In 1819, the Michigan Territorial Legislative Council passed an act “to incorporate Medical Societies for the purpose of regulating the Practice of Physic and Surgery in the Territory of Michigan.” Under this act, the medical Society of the Territory of Michigan was organized in Detroit in August, 1819. The law provided that licensed physicians in any county, upon application to the Territorial Medical Society, were granted the right to form a county society, which, within the limits of the county, had the same rights as a parent society. On June 12, 1827, a group of physicians were granted permission to form the Washtenaw County Medical Society. And three years later, in June, 1831, physicians William Thompson, David L. Porter, Thaddeus Thompson and Ezra Parke were granted permission to organize a medical society in the county of Oakland, the second county society in the Territory. Records of the Society’s activities during these early years are sketchy, but meetings were held and officers were elected until about 1851, when the legislature repealed the medical law and thus deprived the medical societies of their former power and privileges. The Medical Society of Michigan was formally dissolved at a meeting in May 1851.
The Michigan State Medical Society was organized in 1866. It encouraged its members to study and record local climates, epidemic diseases and public health problems. It demanded compliance with the Code of ethics of the American Medical Society, insisted on improved standards for the University of Michigan Medical Department, and called for better treatment for the insane by building state insane asylums. It initiated the demand for state and local boards of health and the use of scientific knowledge to improve the daily life of Michigan residents. Scientific papers read at its meeting attracted scholarly members, but the Society failed to attract and hold the majority of Michigan physicians. The American Medical Association, founded in 1847, was reorganized in 1901. Its new constitution provided that any dues-paying member in good standing of a local society affiliated with the state society could become a member of the Association. This encouragement from the AMA gave impetus to a surge in membership for MSMS and the rebirth of the Oakland County Medical Society. At an organized meeting held in the Council Chapter of the City of Pontiac, September 9, 1902, the Oakland County Medical Society was organized and its Constitution and By-Laws were adopted. Dr. Franklin B. Galbraith of Pontiac was elected President.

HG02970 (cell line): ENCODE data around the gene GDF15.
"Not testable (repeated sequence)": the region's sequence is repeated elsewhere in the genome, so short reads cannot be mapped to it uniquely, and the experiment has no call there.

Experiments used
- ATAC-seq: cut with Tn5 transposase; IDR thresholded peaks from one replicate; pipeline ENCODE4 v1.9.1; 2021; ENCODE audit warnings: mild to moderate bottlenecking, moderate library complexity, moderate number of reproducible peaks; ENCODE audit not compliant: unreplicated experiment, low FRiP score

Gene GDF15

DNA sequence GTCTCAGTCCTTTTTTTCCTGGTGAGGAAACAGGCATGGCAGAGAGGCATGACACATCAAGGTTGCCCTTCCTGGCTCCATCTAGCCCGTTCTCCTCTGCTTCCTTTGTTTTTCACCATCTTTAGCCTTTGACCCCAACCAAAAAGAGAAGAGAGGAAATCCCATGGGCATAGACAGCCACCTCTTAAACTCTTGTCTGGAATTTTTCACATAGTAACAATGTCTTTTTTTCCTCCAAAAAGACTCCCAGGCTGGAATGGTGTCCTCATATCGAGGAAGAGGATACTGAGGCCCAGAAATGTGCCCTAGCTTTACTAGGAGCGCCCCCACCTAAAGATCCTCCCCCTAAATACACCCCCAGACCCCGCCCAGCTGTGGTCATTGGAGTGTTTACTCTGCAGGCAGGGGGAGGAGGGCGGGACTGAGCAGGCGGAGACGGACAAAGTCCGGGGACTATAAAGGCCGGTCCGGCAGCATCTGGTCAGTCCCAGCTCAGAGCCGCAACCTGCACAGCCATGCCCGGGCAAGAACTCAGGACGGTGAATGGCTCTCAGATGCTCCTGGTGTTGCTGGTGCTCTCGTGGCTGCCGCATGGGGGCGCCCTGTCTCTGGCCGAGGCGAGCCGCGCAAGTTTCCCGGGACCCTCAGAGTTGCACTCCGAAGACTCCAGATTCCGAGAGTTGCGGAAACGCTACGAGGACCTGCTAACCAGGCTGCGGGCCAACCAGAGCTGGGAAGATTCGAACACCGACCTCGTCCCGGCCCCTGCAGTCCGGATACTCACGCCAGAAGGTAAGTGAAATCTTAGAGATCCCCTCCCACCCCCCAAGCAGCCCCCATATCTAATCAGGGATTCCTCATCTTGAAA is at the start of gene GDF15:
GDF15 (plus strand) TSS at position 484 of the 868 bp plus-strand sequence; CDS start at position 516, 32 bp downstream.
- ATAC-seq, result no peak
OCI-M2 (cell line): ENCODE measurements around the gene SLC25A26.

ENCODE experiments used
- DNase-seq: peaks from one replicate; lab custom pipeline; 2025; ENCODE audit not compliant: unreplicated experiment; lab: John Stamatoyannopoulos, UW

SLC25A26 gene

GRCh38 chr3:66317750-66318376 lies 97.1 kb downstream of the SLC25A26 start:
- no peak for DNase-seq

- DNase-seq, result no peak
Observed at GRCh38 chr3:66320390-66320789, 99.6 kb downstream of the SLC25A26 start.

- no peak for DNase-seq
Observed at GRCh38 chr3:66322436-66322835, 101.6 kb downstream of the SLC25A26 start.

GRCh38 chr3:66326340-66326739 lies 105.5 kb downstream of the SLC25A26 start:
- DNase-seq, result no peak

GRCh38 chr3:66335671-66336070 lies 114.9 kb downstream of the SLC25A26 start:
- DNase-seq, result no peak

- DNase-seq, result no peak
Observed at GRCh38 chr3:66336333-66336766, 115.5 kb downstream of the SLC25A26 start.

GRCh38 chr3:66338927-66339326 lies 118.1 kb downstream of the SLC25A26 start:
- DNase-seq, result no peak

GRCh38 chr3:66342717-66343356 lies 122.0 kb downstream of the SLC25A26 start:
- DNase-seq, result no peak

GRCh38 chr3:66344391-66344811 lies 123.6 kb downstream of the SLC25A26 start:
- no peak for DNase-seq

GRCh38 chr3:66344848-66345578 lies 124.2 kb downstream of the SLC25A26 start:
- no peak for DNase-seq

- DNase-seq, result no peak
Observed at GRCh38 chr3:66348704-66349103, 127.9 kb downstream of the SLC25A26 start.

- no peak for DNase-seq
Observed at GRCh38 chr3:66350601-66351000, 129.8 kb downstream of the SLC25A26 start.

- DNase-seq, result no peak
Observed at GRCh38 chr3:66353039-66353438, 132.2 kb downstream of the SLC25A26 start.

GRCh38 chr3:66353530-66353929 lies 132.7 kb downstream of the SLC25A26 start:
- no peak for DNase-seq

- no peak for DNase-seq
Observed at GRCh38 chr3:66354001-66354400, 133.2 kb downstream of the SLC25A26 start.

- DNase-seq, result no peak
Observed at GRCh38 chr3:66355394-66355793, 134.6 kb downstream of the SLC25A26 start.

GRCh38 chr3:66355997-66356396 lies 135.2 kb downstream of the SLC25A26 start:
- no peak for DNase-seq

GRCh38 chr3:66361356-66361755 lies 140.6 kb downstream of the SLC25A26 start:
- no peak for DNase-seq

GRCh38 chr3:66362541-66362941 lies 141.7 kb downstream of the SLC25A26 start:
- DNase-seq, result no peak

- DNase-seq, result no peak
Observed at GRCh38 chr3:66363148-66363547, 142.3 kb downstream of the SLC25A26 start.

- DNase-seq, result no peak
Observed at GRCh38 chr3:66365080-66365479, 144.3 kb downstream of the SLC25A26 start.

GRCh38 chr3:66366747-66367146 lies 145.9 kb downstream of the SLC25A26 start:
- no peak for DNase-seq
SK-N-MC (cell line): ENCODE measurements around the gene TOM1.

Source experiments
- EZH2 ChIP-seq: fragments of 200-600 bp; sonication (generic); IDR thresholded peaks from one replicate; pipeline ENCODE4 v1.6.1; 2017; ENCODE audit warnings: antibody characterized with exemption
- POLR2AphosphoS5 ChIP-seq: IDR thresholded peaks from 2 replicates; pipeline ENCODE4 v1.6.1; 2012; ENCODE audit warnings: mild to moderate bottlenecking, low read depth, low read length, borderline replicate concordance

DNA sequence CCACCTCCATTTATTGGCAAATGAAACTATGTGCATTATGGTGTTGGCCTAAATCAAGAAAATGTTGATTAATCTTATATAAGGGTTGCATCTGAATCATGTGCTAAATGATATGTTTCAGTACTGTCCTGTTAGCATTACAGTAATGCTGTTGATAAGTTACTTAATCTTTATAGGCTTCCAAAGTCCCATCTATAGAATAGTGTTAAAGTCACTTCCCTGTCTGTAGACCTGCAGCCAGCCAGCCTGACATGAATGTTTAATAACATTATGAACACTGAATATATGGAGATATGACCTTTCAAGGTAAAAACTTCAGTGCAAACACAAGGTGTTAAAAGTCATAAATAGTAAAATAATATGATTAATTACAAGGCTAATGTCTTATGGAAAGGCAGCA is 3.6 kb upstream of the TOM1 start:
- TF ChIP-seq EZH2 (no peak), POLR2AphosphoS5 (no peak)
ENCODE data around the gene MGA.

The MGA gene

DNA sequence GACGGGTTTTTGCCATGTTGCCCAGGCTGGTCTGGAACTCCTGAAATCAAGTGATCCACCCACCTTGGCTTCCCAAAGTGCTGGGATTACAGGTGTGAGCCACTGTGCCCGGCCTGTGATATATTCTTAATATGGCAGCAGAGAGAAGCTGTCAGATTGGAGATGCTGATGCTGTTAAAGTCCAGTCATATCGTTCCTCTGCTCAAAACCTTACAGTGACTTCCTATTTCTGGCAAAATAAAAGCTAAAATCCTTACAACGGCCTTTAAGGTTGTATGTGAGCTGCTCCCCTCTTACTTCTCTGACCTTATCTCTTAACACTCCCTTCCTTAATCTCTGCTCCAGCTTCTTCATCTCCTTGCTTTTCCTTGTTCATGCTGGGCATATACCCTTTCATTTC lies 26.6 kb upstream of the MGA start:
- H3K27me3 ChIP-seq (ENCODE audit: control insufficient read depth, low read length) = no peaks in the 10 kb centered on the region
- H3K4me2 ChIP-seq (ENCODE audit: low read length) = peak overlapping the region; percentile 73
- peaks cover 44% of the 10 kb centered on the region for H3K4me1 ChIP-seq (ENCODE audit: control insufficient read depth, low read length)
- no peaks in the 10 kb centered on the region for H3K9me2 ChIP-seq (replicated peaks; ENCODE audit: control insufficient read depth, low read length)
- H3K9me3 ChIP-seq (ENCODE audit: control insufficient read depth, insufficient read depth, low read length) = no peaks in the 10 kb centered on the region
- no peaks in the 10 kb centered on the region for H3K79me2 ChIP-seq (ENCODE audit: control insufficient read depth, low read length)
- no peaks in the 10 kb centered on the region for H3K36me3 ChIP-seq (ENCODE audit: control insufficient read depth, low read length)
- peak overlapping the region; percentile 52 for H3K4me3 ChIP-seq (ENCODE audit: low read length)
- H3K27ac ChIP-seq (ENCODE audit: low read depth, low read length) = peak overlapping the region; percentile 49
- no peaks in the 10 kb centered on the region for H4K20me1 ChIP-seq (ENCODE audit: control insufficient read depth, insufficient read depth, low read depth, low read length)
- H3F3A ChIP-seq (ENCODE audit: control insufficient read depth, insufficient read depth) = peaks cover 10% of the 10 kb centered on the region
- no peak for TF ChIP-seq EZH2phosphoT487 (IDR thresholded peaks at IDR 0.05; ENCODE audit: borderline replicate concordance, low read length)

The Society worked in public health, to eradicate diphtheria, to improve maternal and child welfare, and to provide care for the indigent. OCMS also worked with the Oakland County Tuberculosis Sanitarium, helped with programs on inoculation against polio, and worked with the American Cancer Society to plan for cancer detection.
The Bulletin, published without interruption since 1927, records the activities and current issues of concern to the Society. In connection with the Society’s sesquicentennial celebration in 1981, Ruth Howes of Oakland University, Rochester, compiled a comprehensive history of the Oakland County Medical Society.
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